The Rise and Fall of Anne Boleyn: Family Politics at the Court of Henry VIII (Canto) Paperback – 26 Jul 1991
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'… succeeds triumphantly … this is an intriguing thesis, and Warnicke develops it with erudition.' The Observer
'The Rise and Fall of Anne Boleyn … an excellent book, clears away various misapprehensions.' The Times Higher Education Supplement
The events which led to the execution of Anne Boleyn, Henry VIII's second queen, in 1536 have traditionally been explained by historians in terms of a factional conspiracy masterminded by Henry's minister Thomas Cromwell. Retha Warnicke's fascinating and controversial reinterpretation focuses instead on the sexual intrigues and family politics pervading the court, offering a new explanation of Anne's fall.See all Product Description
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Top Customer Reviews
It has to be said that for the first part of the book, Warnicke is remarkably successful. She convincingly demonstrates that the current historical belief that Anne Boleyn was born sometime around 1501 is incorrect, and that the more likely date is 1507. Similarly, few can dispute her arguments that refute the age-old rumours of certain deformities (namely the infamous sixth finger/extra nail and warts.) However, it is in her assessment of Anne Boleyn's demise that Professor Warnicke disappoints.
Her entire thesis is based on the assumption that Anne Boleyn gave birth to a deformed foetus in early 1536, something that led to her arrest on charges of witchcraft, incest and adultery in May of that year. She also alleges that the men arrested with her were known homosexuals, something that allowed their 16th-century contemporaries to accuse them of gross sexual indecency. However, there is almost no evidence at all that Anne Boleyn's "lovers" were homosexuals, indeed some of them were active womanisers. The evidence for the deformed foetus idea is also disappointingly scarce, and Warnicke bases much of her idea on 'ifs' and a kind of 'if A happened, then B,C,D and E must also have happened' mentality, often disregarding evidence that she finds inconvienient. She latches onto a comment made in the virulently anti-Boleyn work of Nicolas Sander, who Warnicke spent the rest of her book discrediting (and very convincingly, it has to be said.Read more ›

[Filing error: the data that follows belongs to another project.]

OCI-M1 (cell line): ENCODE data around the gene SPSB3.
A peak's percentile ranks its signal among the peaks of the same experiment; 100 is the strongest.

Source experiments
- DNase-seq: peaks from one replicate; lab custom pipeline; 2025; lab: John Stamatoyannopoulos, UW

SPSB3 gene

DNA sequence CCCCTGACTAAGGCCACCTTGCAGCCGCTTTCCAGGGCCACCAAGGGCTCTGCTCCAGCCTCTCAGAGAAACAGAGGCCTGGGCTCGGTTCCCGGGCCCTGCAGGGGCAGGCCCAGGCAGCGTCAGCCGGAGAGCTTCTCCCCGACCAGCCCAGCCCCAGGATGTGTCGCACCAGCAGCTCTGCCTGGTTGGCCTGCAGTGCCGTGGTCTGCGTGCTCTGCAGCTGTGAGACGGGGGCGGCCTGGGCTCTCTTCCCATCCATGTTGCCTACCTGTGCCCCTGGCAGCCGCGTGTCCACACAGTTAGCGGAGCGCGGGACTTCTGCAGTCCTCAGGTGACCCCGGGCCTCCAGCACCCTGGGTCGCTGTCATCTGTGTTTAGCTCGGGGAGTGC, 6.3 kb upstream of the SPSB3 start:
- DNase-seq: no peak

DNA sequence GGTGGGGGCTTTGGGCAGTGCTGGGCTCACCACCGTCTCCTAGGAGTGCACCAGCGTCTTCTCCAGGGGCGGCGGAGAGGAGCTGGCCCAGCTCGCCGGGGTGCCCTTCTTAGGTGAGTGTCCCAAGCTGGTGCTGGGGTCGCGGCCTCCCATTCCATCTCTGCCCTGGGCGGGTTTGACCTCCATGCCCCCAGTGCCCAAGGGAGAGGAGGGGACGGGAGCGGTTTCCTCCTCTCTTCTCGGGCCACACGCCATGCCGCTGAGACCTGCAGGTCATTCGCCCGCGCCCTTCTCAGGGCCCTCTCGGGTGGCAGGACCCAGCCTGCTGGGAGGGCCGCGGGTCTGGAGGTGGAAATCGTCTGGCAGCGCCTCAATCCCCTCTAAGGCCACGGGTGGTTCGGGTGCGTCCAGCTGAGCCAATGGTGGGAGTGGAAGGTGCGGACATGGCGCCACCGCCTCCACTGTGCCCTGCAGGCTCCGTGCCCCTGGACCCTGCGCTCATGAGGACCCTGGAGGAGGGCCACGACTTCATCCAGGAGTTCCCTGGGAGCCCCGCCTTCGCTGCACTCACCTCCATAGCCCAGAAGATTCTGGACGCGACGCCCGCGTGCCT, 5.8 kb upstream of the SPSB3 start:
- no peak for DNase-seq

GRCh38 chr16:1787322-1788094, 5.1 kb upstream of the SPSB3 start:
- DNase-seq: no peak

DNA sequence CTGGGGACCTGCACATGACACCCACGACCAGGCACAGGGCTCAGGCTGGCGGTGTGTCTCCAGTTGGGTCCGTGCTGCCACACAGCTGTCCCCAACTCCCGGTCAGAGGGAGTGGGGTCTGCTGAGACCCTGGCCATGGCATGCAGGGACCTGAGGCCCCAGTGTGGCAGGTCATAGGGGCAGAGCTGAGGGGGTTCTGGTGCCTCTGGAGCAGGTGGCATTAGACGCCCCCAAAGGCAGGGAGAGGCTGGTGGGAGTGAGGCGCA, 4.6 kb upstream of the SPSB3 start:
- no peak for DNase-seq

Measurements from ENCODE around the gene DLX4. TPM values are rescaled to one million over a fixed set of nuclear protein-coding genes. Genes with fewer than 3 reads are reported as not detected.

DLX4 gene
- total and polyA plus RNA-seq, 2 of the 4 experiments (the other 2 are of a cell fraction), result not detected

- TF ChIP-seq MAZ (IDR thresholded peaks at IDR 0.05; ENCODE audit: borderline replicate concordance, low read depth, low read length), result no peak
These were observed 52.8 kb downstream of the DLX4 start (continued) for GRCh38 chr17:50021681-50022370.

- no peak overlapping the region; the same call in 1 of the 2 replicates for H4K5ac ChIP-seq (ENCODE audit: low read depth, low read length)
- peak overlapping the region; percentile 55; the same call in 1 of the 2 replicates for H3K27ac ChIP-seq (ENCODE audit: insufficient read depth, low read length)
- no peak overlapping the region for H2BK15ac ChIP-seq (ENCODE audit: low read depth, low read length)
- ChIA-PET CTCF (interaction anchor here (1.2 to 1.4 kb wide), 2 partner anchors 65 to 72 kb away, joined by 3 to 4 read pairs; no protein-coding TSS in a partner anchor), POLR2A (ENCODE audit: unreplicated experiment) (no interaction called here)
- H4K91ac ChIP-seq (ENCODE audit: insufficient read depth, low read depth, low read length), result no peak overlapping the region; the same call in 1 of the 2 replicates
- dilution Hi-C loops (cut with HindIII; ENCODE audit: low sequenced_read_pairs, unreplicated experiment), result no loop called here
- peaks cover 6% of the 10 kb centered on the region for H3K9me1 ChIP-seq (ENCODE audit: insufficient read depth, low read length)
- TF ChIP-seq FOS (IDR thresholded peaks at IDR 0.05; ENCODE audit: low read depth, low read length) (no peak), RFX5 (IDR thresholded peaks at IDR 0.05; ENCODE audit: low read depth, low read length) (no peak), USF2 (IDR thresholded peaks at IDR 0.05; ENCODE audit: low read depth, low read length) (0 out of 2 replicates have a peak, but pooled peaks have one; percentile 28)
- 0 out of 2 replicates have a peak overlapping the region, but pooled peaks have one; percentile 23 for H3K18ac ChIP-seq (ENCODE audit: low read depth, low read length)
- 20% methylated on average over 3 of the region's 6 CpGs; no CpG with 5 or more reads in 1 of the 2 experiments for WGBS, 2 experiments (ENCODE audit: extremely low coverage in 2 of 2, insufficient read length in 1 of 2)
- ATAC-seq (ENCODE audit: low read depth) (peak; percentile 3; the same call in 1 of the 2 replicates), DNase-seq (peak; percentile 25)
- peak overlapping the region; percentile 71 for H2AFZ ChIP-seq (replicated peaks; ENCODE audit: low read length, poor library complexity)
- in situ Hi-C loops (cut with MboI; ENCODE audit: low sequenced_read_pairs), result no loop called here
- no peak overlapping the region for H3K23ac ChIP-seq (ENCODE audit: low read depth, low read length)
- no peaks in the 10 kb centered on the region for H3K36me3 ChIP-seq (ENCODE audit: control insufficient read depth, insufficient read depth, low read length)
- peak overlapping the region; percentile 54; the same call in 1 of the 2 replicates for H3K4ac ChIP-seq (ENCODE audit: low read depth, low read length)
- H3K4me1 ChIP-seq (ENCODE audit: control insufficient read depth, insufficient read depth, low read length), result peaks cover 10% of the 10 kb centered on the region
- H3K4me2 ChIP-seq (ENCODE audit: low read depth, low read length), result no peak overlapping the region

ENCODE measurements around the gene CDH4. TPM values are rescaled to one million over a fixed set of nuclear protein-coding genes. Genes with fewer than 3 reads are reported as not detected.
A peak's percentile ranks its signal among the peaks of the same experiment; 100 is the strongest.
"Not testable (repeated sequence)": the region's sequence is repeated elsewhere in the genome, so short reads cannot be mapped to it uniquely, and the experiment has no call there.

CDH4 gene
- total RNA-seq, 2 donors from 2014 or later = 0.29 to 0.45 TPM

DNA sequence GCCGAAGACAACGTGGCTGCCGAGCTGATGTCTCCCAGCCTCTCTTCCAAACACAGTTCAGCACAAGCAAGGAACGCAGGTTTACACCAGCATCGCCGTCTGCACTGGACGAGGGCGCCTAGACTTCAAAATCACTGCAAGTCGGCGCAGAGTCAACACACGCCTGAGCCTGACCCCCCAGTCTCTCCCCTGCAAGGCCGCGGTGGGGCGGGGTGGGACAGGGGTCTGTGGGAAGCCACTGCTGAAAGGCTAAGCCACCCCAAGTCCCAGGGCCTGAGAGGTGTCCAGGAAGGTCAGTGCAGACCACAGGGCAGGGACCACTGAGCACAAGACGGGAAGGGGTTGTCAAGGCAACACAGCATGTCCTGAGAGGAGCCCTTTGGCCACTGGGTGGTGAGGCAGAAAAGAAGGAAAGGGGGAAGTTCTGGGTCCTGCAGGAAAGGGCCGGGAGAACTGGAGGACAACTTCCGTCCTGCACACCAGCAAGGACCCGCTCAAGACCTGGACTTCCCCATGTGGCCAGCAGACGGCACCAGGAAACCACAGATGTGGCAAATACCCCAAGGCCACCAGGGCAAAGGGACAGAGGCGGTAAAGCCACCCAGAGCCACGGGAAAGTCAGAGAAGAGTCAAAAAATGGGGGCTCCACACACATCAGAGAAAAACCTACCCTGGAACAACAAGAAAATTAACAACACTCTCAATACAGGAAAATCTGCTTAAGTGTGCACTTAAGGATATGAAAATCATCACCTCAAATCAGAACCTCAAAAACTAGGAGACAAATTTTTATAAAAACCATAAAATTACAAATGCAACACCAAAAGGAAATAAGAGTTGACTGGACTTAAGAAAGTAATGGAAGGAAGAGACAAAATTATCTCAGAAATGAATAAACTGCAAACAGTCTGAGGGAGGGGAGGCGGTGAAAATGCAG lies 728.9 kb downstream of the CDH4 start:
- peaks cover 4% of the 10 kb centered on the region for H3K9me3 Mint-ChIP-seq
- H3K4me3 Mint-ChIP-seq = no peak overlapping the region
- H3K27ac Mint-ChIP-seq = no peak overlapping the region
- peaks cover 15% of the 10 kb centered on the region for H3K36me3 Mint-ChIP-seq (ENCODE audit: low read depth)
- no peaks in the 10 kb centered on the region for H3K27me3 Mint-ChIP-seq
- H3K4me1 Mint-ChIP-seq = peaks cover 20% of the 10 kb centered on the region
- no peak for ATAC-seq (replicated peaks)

She also asks us to believe that Anne became the accomplished courtier she was whilst still in the nursery.
Retha Warnicke also asks us to believe that a deformed foetus was the reason Anne was disposed of and that Anne and Cromwell were never in alliance. Other biographies I have read completely contradict this fact.
I could recommend better books about the life of Anne Boleyn, Eric Ives "The Life and Death of Anne Boleyn: The Most Happy" is one of the best I have read. Don't buy this if you are new to the period-it will mislead you.
Whilst it is true that Warnicke's famous "deformed foetus" theory is largely unconvincing, it does not necessarily follow that all of her work is subsequently invalid. Certainly, some of her findings can be queried, but "The Rise and Fall of Anne Boleyn" remains an interesting and thought-provoking academic account of Boleyn's life and career. Refreshingly, Warnicke places far more emphasis on gender and aristocratic culture than other academics and anyone interested in studying Henry VIII's second wife should not rush to discount this book too quickly. With its dense, academic tone this is certainly not a book for beginners, but by focusing on the entirety of Anne's life from her early-century birth to her execution in 1536, Warnicke does enough to unsettle the firmly-entrenched narrative of Anne's life that was seemingly established by academics writing in the early 1980s. She suggests that, at the very least, there is still room for debate and that further research is required on some key areas of the period. It is not necessary to accept some of the more controversial elements of Professor Warnicke's theories in order to appreciate this book. Fascinating and thorough, even when unconvincing, it is an essential part of the modern debate over the sixteenth-century monarchy and upper-classes.
Most Recent Customer Reviews
Well, you simply have to read this book which has come to represent the most hotly contested and ridiculed thesis in Tudor history writings. Read morePublished on 15 July 2014 by globerose
This book on Anne Boleyn is has little to recommend it. The book is littered with historical inaccuracies (for example: it has now been proven that Anne WAS born in 1501 NOT 1507)... Read morePublished on 6 Jun. 2006 by Chris Warne
I enjoyed this book and it was interesting. The only downside to it, is that the author I felt was very bias towards Anne. Read morePublished on 14 July 2003 by Ms. Gayle Mcmartin
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